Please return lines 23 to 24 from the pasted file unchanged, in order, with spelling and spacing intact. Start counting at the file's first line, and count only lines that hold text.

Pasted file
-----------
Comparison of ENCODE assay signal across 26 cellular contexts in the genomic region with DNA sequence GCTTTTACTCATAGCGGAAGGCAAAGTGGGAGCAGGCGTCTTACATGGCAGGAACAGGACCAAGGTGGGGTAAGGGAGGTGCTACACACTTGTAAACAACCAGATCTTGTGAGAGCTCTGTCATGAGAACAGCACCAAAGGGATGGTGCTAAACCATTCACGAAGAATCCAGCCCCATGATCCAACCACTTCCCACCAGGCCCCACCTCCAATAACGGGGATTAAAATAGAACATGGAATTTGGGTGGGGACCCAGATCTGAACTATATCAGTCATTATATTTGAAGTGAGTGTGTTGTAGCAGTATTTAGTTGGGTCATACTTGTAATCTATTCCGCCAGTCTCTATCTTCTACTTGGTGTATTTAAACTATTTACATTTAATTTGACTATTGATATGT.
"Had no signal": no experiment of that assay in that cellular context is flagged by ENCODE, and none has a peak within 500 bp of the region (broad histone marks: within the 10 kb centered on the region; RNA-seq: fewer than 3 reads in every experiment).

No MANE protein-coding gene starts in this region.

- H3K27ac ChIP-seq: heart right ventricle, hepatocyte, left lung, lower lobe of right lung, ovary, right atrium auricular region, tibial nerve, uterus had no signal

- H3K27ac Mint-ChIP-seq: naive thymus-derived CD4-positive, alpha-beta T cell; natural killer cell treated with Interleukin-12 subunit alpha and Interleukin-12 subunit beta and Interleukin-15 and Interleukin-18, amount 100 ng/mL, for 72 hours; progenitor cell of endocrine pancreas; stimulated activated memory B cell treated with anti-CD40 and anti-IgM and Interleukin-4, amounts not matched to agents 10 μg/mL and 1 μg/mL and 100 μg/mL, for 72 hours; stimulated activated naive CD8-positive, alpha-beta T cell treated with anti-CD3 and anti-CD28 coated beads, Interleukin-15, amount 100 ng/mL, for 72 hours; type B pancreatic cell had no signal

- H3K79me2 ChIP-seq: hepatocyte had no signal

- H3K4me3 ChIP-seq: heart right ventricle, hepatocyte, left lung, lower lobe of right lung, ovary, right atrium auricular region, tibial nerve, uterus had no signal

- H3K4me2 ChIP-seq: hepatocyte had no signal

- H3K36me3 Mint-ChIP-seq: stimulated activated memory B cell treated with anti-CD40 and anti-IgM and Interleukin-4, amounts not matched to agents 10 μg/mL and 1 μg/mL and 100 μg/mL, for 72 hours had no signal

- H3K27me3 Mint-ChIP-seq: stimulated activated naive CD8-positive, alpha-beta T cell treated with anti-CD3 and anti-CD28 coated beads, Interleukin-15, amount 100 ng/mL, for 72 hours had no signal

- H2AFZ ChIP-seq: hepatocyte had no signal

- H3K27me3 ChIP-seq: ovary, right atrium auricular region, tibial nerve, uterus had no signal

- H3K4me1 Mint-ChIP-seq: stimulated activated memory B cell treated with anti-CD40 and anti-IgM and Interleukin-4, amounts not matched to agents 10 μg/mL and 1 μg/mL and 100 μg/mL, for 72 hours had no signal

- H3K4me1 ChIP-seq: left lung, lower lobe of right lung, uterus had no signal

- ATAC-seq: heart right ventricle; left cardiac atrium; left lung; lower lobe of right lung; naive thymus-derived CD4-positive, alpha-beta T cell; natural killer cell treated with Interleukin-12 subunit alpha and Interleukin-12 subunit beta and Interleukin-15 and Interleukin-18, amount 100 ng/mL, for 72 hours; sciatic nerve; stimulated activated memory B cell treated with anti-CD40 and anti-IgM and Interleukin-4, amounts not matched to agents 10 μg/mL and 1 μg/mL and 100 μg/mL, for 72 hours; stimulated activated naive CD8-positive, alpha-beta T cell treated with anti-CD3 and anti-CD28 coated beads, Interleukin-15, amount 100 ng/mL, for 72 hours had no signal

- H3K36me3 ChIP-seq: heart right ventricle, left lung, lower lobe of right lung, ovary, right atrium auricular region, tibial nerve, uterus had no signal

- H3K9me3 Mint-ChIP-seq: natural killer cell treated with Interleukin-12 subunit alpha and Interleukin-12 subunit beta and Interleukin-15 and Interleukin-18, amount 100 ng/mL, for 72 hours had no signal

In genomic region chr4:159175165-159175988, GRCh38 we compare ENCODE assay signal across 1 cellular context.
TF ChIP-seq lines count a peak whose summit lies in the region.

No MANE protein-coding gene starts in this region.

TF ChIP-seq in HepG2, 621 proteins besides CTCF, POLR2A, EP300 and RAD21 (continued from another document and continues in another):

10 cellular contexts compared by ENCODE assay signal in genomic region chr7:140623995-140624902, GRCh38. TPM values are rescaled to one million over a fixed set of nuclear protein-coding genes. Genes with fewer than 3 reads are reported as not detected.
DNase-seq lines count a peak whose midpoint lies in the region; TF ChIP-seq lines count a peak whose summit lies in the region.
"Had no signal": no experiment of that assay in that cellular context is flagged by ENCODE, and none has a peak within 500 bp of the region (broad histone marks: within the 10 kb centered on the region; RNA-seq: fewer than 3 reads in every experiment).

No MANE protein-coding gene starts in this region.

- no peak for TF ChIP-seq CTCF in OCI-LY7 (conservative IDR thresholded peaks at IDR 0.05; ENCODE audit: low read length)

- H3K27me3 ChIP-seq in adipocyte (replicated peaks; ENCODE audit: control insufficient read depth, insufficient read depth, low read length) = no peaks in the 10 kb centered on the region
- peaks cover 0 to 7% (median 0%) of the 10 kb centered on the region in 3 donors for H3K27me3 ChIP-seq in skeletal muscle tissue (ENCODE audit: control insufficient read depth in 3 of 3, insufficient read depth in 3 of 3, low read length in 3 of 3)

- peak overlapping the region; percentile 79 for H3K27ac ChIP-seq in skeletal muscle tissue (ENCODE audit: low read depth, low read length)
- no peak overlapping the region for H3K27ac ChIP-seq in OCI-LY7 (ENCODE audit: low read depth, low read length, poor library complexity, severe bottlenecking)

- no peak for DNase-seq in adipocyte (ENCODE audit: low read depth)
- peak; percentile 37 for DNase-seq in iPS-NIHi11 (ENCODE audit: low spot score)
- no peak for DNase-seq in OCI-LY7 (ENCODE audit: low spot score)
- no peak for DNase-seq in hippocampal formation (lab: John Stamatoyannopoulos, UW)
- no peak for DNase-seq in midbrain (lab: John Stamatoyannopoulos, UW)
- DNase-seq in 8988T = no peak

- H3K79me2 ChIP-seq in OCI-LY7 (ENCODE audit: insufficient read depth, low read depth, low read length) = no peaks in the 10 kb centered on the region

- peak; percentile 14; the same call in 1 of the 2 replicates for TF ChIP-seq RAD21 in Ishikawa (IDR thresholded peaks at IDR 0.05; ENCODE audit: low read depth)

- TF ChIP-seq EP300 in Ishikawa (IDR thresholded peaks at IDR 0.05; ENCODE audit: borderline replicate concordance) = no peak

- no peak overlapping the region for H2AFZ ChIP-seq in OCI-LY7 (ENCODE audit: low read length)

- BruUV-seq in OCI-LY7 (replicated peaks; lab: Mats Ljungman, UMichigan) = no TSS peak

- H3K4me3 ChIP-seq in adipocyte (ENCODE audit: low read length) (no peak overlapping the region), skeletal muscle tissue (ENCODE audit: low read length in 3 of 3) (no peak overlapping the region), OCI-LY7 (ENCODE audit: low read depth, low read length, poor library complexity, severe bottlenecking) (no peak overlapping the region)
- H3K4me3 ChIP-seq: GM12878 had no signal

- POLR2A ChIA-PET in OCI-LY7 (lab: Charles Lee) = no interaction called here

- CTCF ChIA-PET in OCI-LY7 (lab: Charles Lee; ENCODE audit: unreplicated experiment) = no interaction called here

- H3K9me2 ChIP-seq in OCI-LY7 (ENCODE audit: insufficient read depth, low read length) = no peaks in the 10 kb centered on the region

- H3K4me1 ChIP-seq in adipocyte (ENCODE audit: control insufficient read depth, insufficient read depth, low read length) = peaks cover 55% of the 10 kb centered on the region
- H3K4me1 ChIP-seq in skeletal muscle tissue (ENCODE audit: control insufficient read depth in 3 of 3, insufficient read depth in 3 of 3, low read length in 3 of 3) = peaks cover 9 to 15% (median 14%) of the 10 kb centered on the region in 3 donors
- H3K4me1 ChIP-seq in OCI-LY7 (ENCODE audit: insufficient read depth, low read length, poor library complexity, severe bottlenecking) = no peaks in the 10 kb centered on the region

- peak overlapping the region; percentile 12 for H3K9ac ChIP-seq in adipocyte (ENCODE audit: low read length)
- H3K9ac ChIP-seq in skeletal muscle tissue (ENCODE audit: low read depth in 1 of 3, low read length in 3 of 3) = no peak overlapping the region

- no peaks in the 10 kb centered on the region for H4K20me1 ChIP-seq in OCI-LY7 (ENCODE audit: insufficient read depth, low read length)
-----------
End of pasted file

DNase-seq lines count a peak whose midpoint lies in the region; TF ChIP-seq lines count a peak whose summit lies in the region.
"Had no signal": no experiment of that assay in that cellular context is flagged by ENCODE, and none has a peak within 500 bp of the region (broad histone marks: within the 10 kb centered on the region; RNA-seq: fewer than 3 reads in every experiment).